So surreal is the current Corona virus pandemic that I’ve found it almost impossible to write about it, even privately. Even if I could formulate some thoughts on it, I doubt that there’s anything new I could say. Being in quarantine seems to enhance the feeling of emotional distance from the experience. A privileged position to be in, I realise.
It’s a strange paradox. Ten years ago, however, without having any first-hand experience of it, I was writing about a time of plague.
The eponymous heroine of my 2013 novel, The Rising of Bella Casey (Brandon Press), the sister of the playwright Sean O’Casey, had the ill-luck of becoming an early Irish victim of the Spanish ‘flu, over a hundred years ago.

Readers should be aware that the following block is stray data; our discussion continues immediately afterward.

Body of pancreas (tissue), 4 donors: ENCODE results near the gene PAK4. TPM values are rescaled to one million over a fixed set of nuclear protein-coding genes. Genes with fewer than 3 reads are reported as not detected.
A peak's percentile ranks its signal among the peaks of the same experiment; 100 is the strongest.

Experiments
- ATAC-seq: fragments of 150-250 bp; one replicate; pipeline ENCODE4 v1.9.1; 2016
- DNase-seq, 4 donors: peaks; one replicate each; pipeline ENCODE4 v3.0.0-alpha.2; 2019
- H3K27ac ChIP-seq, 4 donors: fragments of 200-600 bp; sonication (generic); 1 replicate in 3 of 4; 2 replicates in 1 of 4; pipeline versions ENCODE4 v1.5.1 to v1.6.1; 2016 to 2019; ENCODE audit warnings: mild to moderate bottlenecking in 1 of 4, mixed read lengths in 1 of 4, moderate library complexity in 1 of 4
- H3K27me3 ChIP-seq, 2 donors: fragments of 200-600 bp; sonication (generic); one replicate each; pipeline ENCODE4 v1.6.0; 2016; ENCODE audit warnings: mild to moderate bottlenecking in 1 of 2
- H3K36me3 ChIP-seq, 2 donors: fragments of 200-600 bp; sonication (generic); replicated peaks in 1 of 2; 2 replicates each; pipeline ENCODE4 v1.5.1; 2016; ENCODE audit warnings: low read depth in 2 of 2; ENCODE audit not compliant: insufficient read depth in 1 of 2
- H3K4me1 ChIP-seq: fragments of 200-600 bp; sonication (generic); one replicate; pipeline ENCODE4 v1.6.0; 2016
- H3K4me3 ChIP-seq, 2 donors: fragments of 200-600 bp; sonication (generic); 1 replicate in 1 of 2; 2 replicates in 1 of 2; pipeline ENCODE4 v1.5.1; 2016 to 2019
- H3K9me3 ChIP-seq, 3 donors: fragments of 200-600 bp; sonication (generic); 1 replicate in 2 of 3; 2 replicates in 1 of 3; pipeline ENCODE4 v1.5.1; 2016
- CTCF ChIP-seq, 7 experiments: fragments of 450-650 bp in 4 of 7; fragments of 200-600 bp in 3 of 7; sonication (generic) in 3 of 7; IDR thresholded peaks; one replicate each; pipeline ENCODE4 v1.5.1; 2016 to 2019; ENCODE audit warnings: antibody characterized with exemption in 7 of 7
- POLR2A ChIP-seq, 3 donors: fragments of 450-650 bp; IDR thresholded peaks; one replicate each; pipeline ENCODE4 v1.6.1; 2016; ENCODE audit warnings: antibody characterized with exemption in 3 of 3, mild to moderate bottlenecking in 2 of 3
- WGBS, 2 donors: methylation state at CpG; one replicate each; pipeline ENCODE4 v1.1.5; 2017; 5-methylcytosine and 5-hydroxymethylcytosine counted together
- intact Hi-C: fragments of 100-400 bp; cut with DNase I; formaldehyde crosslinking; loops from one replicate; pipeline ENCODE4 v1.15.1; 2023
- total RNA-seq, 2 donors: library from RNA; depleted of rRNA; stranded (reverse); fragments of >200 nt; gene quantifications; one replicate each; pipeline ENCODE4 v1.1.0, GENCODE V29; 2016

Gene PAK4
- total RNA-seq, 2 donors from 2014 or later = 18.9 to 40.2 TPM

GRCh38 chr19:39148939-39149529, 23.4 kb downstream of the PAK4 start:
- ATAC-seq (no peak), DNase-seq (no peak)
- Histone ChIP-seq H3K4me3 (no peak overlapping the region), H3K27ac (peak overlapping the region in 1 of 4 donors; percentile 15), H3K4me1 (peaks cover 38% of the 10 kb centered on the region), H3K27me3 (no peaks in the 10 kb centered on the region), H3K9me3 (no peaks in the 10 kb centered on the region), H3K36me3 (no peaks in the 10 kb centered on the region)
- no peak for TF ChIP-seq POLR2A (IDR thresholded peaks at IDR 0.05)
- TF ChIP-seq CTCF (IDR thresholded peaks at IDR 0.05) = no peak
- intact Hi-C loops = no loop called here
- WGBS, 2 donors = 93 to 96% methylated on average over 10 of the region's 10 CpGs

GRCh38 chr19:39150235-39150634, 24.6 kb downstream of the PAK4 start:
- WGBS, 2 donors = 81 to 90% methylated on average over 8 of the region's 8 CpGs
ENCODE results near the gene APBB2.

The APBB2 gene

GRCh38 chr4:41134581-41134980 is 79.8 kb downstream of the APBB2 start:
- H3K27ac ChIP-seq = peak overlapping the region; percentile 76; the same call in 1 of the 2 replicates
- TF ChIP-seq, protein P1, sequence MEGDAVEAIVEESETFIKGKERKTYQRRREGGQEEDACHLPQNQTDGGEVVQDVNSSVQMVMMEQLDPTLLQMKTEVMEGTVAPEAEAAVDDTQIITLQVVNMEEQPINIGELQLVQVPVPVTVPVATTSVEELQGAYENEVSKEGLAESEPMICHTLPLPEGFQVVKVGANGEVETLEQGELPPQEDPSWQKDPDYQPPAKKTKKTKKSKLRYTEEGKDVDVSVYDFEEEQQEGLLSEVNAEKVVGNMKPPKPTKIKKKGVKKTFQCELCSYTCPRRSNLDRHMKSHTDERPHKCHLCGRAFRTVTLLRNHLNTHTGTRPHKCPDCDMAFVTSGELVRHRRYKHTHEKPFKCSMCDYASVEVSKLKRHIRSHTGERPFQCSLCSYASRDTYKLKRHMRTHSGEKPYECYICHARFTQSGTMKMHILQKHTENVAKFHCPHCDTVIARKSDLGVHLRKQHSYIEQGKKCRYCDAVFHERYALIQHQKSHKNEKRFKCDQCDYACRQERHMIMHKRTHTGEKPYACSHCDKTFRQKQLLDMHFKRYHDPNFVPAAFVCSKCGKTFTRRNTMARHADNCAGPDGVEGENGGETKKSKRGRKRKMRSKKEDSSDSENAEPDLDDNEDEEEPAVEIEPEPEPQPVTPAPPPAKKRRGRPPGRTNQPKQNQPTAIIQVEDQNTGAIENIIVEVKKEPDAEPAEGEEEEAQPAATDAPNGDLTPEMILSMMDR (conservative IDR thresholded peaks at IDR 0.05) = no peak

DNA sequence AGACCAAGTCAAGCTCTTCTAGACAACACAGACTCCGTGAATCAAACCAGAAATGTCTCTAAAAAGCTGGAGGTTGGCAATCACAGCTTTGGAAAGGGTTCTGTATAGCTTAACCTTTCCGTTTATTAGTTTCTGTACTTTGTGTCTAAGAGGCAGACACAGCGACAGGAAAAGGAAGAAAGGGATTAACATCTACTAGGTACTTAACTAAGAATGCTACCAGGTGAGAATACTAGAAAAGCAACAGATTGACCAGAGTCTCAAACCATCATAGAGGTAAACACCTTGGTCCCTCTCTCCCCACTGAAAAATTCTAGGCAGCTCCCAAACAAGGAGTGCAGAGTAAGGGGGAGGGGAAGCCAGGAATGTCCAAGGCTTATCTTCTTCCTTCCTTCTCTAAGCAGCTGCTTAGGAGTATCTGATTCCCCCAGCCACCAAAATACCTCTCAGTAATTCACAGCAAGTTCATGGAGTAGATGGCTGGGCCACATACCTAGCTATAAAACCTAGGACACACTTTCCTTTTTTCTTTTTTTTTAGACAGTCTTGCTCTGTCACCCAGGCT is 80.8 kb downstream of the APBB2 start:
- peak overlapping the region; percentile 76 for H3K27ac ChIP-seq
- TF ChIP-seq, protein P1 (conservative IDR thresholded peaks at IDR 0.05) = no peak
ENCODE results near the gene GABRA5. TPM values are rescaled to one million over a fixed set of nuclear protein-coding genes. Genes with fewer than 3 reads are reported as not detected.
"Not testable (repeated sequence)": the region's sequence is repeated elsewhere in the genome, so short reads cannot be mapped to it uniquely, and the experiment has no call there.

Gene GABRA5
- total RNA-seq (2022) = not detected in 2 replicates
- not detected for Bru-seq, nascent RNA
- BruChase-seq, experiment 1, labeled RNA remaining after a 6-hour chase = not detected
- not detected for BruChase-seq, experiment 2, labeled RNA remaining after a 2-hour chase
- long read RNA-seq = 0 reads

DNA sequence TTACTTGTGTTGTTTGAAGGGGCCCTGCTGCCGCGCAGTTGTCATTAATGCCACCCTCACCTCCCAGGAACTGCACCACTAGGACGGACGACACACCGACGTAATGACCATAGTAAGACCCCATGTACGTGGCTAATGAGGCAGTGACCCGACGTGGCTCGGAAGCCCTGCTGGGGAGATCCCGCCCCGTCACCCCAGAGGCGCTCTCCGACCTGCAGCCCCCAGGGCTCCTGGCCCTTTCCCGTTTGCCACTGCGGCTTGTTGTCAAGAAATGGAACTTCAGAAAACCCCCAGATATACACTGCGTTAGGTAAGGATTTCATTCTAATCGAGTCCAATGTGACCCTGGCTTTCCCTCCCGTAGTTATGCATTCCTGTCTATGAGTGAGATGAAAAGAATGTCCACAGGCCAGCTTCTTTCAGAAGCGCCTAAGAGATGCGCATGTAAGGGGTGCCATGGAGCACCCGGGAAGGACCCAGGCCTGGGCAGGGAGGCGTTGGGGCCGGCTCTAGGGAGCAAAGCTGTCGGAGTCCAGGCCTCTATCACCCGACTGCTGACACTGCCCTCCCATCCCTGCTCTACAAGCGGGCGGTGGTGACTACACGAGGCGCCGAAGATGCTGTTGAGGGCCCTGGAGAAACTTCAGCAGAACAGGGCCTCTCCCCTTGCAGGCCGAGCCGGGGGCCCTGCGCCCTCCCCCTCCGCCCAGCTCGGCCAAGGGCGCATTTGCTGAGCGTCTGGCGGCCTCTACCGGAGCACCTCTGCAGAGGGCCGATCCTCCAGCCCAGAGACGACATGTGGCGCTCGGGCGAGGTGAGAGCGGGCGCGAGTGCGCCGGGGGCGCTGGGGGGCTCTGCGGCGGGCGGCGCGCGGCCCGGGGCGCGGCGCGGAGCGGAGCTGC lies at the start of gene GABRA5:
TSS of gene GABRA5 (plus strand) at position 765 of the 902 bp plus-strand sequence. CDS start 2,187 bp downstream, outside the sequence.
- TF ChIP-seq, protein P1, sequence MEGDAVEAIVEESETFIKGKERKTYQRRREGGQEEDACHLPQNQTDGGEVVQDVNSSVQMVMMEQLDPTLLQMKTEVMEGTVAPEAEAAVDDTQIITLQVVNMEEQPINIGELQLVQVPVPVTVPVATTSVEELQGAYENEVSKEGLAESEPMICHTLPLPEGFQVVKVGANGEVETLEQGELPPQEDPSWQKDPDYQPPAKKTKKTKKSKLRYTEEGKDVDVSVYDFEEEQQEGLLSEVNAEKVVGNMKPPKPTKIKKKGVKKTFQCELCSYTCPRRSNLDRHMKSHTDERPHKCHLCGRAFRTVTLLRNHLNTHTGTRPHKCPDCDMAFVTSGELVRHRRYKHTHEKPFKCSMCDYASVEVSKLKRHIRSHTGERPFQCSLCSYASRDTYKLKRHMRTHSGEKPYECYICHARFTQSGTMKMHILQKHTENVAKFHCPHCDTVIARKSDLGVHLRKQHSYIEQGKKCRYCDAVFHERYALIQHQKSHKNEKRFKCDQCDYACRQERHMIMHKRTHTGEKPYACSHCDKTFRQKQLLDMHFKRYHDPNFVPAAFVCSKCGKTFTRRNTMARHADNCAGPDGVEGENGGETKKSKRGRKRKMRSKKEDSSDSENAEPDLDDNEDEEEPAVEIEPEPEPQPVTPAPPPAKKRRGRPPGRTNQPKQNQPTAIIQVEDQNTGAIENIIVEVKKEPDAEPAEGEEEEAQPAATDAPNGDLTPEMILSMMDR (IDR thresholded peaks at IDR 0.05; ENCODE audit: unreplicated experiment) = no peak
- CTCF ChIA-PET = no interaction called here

The ‘flu epidemic swept through Europe and the US at the end of the First World War, and at its lowest estimate, claimed 21 million victims world-wide, a figure far higher than the war’s death-toll. (By comparison, the COVID-19 virus has, at time of writing, claimed 25,410 lives with over 565,000 cases registered world-wide.)
The ‘flu came in two waves – in early 1918, and then again later in the year. It was known as the Spanish ‘flu because it was only in neutral Spain that newspapers were free to publish accounts of the spread of the disease. (Compare with Donald Trump’s odious “Chinese Virus” name-calling.)
However, it is now understood that the 1918 epidemic may have originated as early as 1916 in a British infantry depot in Etaples, 20 miles south of Boulogne. All newly-arrived British troops were sent for training at the northern French camp so that at any given time over 100,000 men were in residence. Most lived in tents or temporary wooden barracks and conditions were overcrowded and unsanitary – a recipe for the spread of the respiratory virus.